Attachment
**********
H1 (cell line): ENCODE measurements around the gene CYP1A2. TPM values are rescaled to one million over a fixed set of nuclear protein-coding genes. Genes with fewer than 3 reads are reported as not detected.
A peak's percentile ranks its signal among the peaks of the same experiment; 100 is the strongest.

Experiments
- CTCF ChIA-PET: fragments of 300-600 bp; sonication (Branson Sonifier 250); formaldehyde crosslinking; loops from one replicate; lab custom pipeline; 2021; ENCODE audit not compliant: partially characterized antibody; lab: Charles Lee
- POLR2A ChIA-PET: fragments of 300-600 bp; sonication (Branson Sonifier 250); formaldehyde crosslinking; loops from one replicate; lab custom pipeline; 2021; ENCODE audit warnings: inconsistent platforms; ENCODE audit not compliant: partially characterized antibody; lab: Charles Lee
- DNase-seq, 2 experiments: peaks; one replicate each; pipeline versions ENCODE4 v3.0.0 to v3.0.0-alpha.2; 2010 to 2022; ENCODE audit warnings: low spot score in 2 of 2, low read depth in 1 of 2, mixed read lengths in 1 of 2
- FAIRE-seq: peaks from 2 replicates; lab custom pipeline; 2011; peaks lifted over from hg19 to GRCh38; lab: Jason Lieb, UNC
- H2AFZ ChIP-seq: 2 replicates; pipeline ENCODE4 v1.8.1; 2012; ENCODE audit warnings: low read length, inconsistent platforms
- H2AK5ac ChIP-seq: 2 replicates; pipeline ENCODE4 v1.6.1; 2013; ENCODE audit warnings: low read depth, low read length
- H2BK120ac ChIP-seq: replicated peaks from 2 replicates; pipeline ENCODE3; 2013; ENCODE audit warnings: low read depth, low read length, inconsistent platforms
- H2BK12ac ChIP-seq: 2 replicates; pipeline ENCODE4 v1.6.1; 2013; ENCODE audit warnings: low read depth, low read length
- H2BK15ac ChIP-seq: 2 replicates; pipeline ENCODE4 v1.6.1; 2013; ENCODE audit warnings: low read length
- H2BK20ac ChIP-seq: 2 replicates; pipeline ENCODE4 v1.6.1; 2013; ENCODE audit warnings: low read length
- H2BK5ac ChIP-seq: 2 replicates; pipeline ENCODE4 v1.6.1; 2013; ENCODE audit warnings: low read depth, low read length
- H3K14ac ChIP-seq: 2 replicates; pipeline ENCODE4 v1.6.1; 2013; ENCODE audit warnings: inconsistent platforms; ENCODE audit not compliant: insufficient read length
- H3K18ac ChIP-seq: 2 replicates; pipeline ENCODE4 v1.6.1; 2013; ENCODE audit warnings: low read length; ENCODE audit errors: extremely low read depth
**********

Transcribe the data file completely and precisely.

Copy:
H1 (cell line): ENCODE measurements around the gene CYP1A2. TPM values are rescaled to one million over a fixed set of nuclear protein-coding genes. Genes with fewer than 3 reads are reported as not detected.
A peak's percentile ranks its signal among the peaks of the same experiment; 100 is the strongest.

Experiments
- CTCF ChIA-PET: fragments of 300-600 bp; sonication (Branson Sonifier 250); formaldehyde crosslinking; loops from one replicate; lab custom pipeline; 2021; ENCODE audit not compliant: partially characterized antibody; lab: Charles Lee
- POLR2A ChIA-PET: fragments of 300-600 bp; sonication (Branson Sonifier 250); formaldehyde crosslinking; loops from one replicate; lab custom pipeline; 2021; ENCODE audit warnings: inconsistent platforms; ENCODE audit not compliant: partially characterized antibody; lab: Charles Lee
- DNase-seq, 2 experiments: peaks; one replicate each; pipeline versions ENCODE4 v3.0.0 to v3.0.0-alpha.2; 2010 to 2022; ENCODE audit warnings: low spot score in 2 of 2, low read depth in 1 of 2, mixed read lengths in 1 of 2
- FAIRE-seq: peaks from 2 replicates; lab custom pipeline; 2011; peaks lifted over from hg19 to GRCh38; lab: Jason Lieb, UNC
- H2AFZ ChIP-seq: 2 replicates; pipeline ENCODE4 v1.8.1; 2012; ENCODE audit warnings: low read length, inconsistent platforms
- H2AK5ac ChIP-seq: 2 replicates; pipeline ENCODE4 v1.6.1; 2013; ENCODE audit warnings: low read depth, low read length
- H2BK120ac ChIP-seq: replicated peaks from 2 replicates; pipeline ENCODE3; 2013; ENCODE audit warnings: low read depth, low read length, inconsistent platforms
- H2BK12ac ChIP-seq: 2 replicates; pipeline ENCODE4 v1.6.1; 2013; ENCODE audit warnings: low read depth, low read length
- H2BK15ac ChIP-seq: 2 replicates; pipeline ENCODE4 v1.6.1; 2013; ENCODE audit warnings: low read length
- H2BK20ac ChIP-seq: 2 replicates; pipeline ENCODE4 v1.6.1; 2013; ENCODE audit warnings: low read length
- H2BK5ac ChIP-seq: 2 replicates; pipeline ENCODE4 v1.6.1; 2013; ENCODE audit warnings: low read depth, low read length
- H3K14ac ChIP-seq: 2 replicates; pipeline ENCODE4 v1.6.1; 2013; ENCODE audit warnings: inconsistent platforms; ENCODE audit not compliant: insufficient read length
- H3K18ac ChIP-seq: 2 replicates; pipeline ENCODE4 v1.6.1; 2013; ENCODE audit warnings: low read length; ENCODE audit errors: extremely low read depth